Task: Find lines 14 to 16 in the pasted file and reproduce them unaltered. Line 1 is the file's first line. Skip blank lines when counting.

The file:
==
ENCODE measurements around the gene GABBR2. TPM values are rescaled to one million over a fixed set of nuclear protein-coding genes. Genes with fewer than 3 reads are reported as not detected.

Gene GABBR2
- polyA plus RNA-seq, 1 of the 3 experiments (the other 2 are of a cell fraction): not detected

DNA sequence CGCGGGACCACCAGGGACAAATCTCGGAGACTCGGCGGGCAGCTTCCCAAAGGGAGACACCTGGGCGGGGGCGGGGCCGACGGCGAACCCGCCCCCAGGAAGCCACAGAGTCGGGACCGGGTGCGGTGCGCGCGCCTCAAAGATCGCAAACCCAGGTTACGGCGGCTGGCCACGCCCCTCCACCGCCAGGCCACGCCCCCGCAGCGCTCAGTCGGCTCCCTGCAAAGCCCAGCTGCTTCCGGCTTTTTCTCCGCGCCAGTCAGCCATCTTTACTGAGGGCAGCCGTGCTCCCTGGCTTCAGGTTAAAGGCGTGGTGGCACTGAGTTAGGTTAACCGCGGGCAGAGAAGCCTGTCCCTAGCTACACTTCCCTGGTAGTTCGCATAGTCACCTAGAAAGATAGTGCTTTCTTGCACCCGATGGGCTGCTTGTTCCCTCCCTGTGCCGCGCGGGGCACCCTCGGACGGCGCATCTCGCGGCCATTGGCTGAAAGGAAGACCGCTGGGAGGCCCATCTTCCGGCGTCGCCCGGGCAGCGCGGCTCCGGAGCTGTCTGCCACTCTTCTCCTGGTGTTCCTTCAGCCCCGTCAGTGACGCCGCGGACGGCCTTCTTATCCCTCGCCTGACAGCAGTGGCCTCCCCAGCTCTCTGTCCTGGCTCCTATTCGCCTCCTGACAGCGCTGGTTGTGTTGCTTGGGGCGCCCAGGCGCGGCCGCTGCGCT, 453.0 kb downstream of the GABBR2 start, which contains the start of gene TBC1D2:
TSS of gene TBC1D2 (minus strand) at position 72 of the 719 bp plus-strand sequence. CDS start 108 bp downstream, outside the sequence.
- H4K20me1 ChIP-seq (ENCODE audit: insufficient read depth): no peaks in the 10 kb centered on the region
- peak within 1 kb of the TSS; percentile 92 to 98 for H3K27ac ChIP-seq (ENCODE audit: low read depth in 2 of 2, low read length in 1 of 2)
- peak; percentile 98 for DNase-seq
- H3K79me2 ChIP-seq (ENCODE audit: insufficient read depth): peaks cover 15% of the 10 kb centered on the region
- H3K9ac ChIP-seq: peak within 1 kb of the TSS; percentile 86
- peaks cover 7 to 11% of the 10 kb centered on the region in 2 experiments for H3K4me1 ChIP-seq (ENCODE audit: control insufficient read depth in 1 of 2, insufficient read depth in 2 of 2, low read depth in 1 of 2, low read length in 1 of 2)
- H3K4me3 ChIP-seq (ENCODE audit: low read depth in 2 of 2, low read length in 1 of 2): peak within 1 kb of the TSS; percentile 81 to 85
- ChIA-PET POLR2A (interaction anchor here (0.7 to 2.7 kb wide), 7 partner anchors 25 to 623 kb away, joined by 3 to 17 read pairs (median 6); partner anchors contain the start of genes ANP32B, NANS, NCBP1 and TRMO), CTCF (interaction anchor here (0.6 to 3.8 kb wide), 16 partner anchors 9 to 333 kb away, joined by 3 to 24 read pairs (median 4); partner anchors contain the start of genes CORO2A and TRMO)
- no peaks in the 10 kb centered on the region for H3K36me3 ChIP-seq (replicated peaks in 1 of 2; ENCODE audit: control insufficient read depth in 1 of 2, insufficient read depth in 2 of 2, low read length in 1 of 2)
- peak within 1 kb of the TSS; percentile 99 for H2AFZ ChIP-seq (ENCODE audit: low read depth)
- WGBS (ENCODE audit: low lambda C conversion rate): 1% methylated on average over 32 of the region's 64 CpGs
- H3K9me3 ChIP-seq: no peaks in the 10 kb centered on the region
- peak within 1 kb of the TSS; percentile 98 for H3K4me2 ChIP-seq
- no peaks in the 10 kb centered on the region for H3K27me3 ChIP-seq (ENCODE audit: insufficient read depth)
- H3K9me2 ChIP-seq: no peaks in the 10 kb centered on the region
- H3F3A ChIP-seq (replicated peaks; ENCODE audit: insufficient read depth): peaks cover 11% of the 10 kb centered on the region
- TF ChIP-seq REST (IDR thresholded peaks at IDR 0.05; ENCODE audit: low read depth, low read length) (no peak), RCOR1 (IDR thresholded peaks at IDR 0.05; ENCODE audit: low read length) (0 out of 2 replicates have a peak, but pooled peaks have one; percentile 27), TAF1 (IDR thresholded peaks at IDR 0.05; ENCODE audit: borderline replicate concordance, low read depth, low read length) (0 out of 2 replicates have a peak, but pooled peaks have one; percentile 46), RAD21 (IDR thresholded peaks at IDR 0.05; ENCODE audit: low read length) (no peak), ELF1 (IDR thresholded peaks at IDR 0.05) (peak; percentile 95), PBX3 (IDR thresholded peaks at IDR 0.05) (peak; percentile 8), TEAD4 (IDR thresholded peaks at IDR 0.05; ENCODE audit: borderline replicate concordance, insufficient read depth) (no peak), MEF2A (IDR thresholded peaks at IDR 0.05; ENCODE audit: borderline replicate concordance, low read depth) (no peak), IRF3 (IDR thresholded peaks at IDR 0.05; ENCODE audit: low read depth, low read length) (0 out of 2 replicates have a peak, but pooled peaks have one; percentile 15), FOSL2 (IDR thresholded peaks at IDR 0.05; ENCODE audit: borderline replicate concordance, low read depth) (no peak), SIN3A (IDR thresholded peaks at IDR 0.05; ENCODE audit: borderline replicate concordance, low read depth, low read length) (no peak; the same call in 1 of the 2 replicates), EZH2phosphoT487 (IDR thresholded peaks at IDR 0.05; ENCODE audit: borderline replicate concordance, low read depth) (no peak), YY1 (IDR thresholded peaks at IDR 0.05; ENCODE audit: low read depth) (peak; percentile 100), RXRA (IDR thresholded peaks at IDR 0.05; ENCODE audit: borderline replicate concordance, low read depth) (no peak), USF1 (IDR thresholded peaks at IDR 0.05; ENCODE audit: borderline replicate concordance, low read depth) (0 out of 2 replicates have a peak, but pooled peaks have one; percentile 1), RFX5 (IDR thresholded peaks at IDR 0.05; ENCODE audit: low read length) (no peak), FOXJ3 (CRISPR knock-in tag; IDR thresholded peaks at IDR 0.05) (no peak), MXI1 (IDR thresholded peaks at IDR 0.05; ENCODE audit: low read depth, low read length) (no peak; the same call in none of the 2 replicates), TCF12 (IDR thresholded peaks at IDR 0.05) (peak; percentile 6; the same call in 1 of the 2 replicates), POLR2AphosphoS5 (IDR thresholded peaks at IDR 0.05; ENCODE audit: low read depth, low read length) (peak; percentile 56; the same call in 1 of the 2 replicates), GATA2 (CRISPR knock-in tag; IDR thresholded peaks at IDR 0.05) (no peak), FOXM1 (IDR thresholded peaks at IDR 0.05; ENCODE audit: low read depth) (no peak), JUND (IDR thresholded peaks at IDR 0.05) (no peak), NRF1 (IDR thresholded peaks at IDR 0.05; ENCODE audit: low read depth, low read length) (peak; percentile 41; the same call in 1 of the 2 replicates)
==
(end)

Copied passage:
- no peaks in the 10 kb centered on the region for H3K36me3 ChIP-seq (replicated peaks in 1 of 2; ENCODE audit: control insufficient read depth in 1 of 2, insufficient read depth in 2 of 2, low read length in 1 of 2)
- peak within 1 kb of the TSS; percentile 99 for H2AFZ ChIP-seq (ENCODE audit: low read depth)
- WGBS (ENCODE audit: low lambda C conversion rate): 1% methylated on average over 32 of the region's 64 CpGs